“BEFORE stalking got such a bad reputation, I was pretty good at it. My target was always the same: some famous businessperson. Entrepreneurship was not taught in school at the time,* so I had to invent a way to get instruction. My technique was simple: I would wait until some famous entrepreneur came to St. Louis to give a speech. After the speech I would catch the speaker as he or she left the stage and offer a ride to the airport.”

Excerpt From: Jim McKelvey. “The Innovation Stack.” Apple Books.

“A couple of ratios help illuminate the crime scene. Credit card vendors were making 0.04¢ on every dollar ($0.3 billion / $788 billion) they processed from their large merchants. Now compare this to 1.8¢ on the dollar, the profit they were making on small merchants ($2.4 billion / $130 billion). Their profit margin from small businesses was forty-five times higher than from billion-dollar corporations. I rechecked my math three times before that number sunk in. Small businesses pay forty-five times more than the giants do. We had identified a big problem and a good reason to start a company.”

Excerpt From: Jim McKelvey. “The Innovation Stack.” Apple Books.

The problem with solving one problem is that it usually creates a new problem that requires a new solution with its own new problems. This problem-solution-problem chain continues until eventually one of two things happens: either you fail to solve a problem and die, or you succeed in solving all the problems with a collection of both interlocking and independent innovation. This successful collection is what I call an Innovation Stack

Excerpt From: Jim McKelvey. “The Innovation Stack.” Apple Books.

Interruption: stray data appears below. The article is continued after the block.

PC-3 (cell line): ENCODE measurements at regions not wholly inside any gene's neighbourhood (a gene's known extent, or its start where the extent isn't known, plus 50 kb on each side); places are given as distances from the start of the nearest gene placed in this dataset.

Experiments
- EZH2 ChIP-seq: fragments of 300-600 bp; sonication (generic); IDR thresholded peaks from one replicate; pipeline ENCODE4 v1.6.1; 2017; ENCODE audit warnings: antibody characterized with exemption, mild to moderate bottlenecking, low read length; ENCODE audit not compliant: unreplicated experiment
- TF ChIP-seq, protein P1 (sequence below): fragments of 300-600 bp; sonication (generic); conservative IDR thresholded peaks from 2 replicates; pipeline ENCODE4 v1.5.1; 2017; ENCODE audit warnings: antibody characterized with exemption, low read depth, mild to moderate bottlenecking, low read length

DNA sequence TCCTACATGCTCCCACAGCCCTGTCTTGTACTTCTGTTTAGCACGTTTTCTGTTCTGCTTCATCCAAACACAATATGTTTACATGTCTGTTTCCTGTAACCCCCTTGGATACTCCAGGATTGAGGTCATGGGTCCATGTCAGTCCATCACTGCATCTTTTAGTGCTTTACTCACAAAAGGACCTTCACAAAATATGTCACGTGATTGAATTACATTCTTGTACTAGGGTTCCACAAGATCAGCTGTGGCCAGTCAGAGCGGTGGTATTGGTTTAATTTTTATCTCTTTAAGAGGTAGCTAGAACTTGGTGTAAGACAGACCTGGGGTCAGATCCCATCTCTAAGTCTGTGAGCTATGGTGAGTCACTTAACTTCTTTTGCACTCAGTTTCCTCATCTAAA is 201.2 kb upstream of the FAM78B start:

“But this book’s subject is the exploration of the unknown; so, as a consolation prize for readers expecting between five and seven bulleted steps to success, I will now tell you the universal formula for success in any existing industry. This formula works from building bridges to selling soap. This formula has worked for millennia and it will give you the ability to succeed in any known field of endeavor. Even better, you have been practicing the fundamental skill it requires since before you were born, and are almost certainly a master.

Ready?

Copy what everyone else does.”

Excerpt From: Jim McKelvey. “The Innovation Stack.” Apple Books.

“In 1973, Braniff cut its fare between Dallas and Houston to $13, half of what Southwest charged. The Dallas–Houston run was Southwest’s primary source of profit—competing at that rate, even with its Innovation Stack and greater cost efficiency, would be disastrous. Braniff’s pricing attack violated US antitrust law, but the executives hoped to drive Southwest out of business before Herb could take them to court. Winning in court wouldn’t matter if Southwest was dead, so Herb needed a fast solution. He and his team devised a plan by looking at their customers.

Southwest knew that most of the passengers on the Dallas–Houston route were businesspeople. These businesspeople flew Southwest primarily for the convenience of multiple flights, easy changes, open seating, and on-time performance. Braniff could set any price it wanted, but it could not replicate the other effects of Southwest’s Innovation Stack. These business fliers were not choosing Southwest simply because of the low price, a price their employers reimbursed them for anyway. So Southwest offered fliers the option of paying only $13, or they could pay the full fare of $26 and get a complimentary bottle of Chivas Regal scotch, Crown Royal whiskey, or Smirnoff vodka. Most of the passengers stayed with Southwest and chose to pay the full fare and get the booze. Southwest managed to outsell Braniff at twice the price, and for the length of that promotion became the largest liquor distributor in Texas.”